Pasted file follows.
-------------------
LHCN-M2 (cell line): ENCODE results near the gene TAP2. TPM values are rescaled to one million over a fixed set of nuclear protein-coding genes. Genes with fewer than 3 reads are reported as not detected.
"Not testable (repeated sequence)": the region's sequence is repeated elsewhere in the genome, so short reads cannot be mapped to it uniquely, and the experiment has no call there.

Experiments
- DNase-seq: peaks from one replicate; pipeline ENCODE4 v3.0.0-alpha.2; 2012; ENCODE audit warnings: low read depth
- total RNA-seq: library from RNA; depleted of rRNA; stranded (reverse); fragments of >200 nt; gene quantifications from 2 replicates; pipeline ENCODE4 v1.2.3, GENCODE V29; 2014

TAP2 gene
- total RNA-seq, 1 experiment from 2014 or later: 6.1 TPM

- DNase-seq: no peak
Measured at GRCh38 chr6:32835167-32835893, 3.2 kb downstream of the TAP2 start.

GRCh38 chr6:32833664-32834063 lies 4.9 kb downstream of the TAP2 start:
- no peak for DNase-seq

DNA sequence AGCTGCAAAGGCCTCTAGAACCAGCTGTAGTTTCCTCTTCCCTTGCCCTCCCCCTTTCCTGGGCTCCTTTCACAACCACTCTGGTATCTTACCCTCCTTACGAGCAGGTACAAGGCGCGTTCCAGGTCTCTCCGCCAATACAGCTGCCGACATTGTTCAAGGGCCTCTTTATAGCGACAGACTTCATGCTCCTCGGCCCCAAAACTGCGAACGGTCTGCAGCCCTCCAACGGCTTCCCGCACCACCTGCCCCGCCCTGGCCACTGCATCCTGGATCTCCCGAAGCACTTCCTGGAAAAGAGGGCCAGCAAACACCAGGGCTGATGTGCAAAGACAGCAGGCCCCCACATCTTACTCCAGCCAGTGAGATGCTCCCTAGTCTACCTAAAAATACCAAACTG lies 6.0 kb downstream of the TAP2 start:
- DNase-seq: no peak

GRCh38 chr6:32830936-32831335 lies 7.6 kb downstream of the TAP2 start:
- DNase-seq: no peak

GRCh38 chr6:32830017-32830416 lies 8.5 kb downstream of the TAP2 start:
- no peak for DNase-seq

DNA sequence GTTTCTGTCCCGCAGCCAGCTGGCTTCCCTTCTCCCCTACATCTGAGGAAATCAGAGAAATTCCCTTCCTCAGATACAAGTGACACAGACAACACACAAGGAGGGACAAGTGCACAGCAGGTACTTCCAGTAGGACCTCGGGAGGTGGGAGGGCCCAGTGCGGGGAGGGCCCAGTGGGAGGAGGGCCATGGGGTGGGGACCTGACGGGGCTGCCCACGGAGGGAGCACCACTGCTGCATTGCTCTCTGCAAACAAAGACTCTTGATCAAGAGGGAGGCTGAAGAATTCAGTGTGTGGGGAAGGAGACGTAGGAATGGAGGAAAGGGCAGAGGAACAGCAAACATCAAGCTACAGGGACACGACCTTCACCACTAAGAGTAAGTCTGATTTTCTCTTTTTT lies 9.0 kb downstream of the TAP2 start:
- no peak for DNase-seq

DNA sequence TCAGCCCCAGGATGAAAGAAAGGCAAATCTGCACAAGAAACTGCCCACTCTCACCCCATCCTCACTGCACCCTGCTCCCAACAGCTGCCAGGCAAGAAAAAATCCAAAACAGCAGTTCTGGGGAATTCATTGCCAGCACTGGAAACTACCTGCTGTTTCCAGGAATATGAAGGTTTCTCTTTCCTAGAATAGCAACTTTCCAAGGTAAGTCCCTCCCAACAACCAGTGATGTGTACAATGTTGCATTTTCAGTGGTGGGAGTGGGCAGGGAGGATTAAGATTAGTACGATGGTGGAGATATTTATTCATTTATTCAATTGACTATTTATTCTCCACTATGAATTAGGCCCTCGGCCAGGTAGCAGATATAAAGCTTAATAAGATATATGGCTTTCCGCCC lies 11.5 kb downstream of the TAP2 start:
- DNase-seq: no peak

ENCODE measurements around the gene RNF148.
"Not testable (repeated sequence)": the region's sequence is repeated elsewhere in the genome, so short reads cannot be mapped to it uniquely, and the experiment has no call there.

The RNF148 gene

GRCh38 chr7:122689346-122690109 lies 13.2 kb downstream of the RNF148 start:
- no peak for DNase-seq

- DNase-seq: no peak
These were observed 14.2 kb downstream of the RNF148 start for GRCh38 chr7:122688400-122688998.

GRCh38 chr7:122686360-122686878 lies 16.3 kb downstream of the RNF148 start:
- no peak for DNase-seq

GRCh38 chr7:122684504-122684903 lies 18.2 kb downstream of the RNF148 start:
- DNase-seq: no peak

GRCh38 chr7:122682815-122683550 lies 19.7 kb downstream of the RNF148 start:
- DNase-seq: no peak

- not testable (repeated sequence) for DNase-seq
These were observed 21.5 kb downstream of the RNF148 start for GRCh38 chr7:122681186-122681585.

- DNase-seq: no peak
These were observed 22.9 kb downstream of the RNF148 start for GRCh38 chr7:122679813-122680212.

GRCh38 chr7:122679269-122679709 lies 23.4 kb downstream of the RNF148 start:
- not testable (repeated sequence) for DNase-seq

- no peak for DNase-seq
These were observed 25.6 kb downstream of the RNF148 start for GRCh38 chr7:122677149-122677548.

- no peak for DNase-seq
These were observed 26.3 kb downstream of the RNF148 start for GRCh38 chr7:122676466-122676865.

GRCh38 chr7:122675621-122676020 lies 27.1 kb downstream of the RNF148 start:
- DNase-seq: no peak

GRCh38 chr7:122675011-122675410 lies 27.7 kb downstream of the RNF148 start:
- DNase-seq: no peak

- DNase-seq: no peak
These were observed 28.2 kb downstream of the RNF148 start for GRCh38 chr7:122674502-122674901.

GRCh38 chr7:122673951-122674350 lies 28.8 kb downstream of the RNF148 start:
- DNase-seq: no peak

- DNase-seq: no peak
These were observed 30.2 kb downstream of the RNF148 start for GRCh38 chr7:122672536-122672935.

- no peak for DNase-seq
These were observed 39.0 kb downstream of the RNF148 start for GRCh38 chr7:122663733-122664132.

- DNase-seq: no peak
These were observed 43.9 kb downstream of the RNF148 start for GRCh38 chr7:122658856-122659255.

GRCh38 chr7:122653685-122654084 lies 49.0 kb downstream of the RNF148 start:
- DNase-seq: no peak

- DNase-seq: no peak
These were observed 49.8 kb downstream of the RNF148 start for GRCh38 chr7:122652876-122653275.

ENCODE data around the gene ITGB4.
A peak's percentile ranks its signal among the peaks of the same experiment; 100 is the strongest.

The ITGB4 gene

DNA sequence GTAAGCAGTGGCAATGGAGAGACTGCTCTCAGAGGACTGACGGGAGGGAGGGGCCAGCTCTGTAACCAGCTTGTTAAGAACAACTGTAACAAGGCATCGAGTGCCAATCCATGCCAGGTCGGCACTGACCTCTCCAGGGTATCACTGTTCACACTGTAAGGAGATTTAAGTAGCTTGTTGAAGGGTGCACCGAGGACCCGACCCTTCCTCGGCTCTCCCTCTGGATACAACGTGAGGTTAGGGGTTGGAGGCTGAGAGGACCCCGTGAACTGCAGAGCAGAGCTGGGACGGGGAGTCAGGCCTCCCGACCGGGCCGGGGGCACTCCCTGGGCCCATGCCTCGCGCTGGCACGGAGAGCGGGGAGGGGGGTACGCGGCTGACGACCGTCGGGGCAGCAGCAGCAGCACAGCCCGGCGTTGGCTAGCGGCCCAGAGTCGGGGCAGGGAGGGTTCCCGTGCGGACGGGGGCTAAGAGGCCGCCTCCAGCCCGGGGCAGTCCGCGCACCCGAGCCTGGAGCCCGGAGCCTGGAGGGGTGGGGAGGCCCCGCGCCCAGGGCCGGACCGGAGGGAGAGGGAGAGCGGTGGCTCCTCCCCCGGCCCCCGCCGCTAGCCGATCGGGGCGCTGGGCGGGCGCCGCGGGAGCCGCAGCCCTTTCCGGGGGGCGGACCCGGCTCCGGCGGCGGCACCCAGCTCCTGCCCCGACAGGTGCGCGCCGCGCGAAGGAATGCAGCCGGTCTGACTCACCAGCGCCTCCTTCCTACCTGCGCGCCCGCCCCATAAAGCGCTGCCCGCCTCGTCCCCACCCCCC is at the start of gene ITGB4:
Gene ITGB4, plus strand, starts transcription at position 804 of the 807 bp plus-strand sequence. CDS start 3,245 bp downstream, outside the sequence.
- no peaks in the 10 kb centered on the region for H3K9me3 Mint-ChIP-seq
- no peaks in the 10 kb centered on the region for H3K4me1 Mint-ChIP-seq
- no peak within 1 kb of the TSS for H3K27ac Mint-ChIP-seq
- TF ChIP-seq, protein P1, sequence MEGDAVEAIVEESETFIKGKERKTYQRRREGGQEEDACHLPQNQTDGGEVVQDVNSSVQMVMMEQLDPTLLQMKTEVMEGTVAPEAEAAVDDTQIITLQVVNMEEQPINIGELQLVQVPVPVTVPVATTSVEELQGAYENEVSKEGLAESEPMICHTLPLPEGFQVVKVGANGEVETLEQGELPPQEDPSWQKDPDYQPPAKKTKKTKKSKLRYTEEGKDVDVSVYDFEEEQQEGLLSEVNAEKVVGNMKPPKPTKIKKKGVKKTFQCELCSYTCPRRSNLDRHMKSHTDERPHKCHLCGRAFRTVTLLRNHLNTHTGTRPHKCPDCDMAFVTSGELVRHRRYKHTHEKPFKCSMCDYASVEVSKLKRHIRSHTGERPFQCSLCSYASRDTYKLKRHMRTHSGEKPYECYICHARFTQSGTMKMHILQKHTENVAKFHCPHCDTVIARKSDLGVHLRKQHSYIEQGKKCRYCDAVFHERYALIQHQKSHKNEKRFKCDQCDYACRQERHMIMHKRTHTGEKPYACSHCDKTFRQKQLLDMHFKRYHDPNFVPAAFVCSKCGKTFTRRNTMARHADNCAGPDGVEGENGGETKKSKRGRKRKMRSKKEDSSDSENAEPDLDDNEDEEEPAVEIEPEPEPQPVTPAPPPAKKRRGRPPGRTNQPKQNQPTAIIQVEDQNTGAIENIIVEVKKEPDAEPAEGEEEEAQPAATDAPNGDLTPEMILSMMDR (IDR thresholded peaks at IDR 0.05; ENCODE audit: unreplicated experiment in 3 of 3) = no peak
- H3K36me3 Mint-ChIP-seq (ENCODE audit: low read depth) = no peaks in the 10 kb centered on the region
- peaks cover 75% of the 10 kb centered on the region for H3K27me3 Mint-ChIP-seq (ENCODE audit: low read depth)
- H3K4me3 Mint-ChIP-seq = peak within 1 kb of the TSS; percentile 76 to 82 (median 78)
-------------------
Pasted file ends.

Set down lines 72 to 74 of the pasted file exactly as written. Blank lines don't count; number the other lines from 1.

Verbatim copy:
- H3K36me3 Mint-ChIP-seq (ENCODE audit: low read depth) = no peaks in the 10 kb centered on the region
- peaks cover 75% of the 10 kb centered on the region for H3K27me3 Mint-ChIP-seq (ENCODE audit: low read depth)
- H3K4me3 Mint-ChIP-seq = peak within 1 kb of the TSS; percentile 76 to 82 (median 78)